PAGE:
It has been reported that FXII plasma levels exhibit a 67% of heritability and that these levels are strongly determined by FXII gene variants.[57] Although low FXII plasma levels have been reported to affect the development of cerebrovascular diseases, it has been recently proposed that rather than the cause of thrombosis, these low levels might actually be the result of it.[58],[59] The FXII rs1801020 polymorphism which leads to 46C>T transition affects the translation efficiency, leading to reduced FXII plasma levels.[39] Previous genetic association studies between 46 C>T and cerebrovascular risk showed that genotype TT increases significantly the risk for venous thrombosis, IS, and acute coronary artery disease.[60],[61],[62] In our study, though FXII rs1801020 showed only a trend of association over all, it was found to be negatively associated with stroke in males especially in South Indian males i.e., the T allele showed a protective effect rather than a risk of stroke. Conversely, there are also studies that either do not detect genetic association between this genotype and thrombosis or alternatively report association between the CC genotype and cerebrovascular risk.[58],[63] Further studies in larger populations are needed to clarify the role this polymorphism.

FXIII Val134Leu, a common genetic single nucleotide polymorphism (SNP), is critically located near the thrombin activation site (R37-G38) of FXIII-A and has been demonstrated to affect the rate of FXIII activation peptide cleavage by thrombin, resulting in faster FXIII activation and more rapid fibrin clot formation[43] thus increasing the risk of thrombosis. In the present study, FXIII V34L showed a trend of association with the cryptogenic young IS in the South Indian females.

CYP4V2 rs13146272 is located close to the gene encoding coagulation factor XI and factor XI levels have been reported to be associated with IS.[64] This SNP is a missense variant (K259Q) of CYP4V2, and this SNP was most strongly associated with deep vein thrombosis (DVT) in many SNP association studies.[37],[65],[66] Ironically, the CYP4V2 gene encodes for a protein which is not known to be related to thrombosis, but its genetic effect on DVT susceptibility may be indirectly mediated through FXI protein with which level this marker is correlated.[37] The rs13146272 lies 67 kb upstream of the F11 gene, and this indirect effect may arise from a long-range transcriptional regulatory element of F11 encompassing the CYP4V2 SNP or its proxies.[67] Alternatively, the CYP4V2 SNP may be in high LD with another variant in or more proximal to the F11 gene that is capable of directly regulating F11 expression. We found that this polymorphism significantly increased the risk of stroke only in North Indian population, more evidently in men, but not in South Indian population.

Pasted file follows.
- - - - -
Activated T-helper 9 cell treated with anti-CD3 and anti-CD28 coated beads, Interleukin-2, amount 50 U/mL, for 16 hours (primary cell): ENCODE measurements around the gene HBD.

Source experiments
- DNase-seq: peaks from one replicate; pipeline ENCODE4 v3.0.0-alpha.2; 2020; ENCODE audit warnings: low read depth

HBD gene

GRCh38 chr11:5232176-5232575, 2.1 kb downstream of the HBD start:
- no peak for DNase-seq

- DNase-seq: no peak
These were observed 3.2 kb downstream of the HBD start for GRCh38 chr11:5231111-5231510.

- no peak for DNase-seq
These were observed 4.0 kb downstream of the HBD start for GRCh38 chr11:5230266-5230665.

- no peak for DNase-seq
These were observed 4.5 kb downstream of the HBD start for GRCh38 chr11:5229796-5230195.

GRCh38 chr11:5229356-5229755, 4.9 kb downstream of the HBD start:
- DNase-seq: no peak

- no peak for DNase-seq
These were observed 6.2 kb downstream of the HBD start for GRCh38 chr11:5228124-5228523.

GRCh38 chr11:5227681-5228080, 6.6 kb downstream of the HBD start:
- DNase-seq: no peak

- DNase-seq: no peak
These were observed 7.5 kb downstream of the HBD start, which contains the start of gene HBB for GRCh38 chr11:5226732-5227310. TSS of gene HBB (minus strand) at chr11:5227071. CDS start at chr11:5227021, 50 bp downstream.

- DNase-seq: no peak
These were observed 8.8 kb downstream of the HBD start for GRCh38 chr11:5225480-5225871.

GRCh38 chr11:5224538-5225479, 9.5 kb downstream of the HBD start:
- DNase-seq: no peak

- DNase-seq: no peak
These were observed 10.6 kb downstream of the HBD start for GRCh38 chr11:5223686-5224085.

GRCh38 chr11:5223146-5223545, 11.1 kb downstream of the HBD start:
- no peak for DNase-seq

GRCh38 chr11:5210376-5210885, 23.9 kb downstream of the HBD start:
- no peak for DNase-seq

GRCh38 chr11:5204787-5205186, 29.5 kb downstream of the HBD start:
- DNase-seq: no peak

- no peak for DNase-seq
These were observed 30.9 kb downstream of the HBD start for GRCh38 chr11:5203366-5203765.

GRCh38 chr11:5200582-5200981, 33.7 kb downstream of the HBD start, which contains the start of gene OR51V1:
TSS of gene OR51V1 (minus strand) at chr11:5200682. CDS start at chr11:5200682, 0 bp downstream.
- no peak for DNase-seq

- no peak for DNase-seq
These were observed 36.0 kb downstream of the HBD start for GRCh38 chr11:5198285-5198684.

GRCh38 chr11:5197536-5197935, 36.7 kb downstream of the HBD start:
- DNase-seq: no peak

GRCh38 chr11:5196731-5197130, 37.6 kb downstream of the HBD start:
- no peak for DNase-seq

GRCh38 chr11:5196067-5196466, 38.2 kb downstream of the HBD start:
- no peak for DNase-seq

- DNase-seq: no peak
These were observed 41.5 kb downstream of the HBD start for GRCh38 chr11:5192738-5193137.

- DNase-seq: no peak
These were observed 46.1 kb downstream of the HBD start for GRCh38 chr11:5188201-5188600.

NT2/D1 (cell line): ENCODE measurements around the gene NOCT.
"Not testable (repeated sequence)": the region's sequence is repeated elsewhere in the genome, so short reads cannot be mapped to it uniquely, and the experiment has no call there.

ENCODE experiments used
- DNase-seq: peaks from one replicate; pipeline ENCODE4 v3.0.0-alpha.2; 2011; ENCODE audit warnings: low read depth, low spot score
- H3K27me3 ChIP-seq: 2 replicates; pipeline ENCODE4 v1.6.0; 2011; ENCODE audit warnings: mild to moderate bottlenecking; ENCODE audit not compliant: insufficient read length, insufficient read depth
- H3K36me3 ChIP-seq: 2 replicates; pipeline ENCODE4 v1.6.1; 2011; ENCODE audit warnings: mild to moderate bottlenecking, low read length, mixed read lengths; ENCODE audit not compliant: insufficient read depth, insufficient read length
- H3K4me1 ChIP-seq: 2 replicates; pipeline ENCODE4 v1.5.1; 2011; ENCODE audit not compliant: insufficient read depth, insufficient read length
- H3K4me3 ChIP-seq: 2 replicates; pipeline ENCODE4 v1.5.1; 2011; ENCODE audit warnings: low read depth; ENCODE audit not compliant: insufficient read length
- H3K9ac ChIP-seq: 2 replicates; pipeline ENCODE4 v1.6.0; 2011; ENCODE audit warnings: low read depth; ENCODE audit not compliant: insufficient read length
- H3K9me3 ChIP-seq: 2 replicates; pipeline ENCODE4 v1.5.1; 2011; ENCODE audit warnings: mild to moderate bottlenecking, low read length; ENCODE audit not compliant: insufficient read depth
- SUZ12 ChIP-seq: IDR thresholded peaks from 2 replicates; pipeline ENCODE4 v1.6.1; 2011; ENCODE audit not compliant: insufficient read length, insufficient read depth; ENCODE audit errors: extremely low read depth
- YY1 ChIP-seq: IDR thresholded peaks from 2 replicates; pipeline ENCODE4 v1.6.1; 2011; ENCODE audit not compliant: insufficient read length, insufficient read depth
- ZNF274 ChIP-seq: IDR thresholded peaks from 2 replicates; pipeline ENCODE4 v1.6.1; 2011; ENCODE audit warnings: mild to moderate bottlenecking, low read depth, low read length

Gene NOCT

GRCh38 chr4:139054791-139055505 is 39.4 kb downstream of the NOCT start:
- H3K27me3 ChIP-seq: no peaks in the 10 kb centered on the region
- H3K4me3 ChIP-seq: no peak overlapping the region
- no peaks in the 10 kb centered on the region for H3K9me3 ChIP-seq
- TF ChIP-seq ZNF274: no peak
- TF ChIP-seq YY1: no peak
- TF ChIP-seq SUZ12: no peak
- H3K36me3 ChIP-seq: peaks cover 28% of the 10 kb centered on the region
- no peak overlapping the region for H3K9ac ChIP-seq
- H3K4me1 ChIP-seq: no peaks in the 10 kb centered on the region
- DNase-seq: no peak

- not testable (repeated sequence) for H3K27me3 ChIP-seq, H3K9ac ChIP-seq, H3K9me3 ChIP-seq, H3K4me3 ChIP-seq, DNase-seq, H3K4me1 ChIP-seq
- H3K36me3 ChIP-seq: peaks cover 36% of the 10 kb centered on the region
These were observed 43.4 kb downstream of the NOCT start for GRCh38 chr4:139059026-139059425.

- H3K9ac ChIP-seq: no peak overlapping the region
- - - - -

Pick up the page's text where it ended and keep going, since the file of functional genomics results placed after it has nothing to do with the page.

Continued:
To conclude, our study indicates that in the Indian population MTHFR rs1801133, KNG rs710446, FXII rs1801020, SERPINC1 rs2227589, CYP4V2 rs13146272, and FXIII V34L might be significant risk factors for cryptogenic IS in the young, and also ethnicity and gender play a significant role. However, the limitations of the study include the small population size, especially the North Indian population, and lack of sufficient study on the functional effects of these polymorphisms. Therefore, further validation of this study with the functional effects in a larger population size is required to completely establish these polymorphisms as risk factors for cryptogenic IS in the young Indian population.


The authors would like to thank the Christian Medical College and Hospital, Vellore, India, for funding this work under the fluid research grant scheme. We also acknowledge the help received from Dr. Joy J Mammen, Professor and Head, Department of Transfusion medicine and Immunohaematology, Christian Medical College, Vellore for the help in recruiting age-, sex-, and ethnicity-matched control subjects from among the blood donors.

Financial support and sponsorship

Fluid research grant (IRB Min. No. 9753 [Observe] dated 18-11-2015) from Christian Medical College and Hospital, Vellore, India.

Conflicts of interest

There are no conflicts of interest.

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  [Table 1], [Table 2]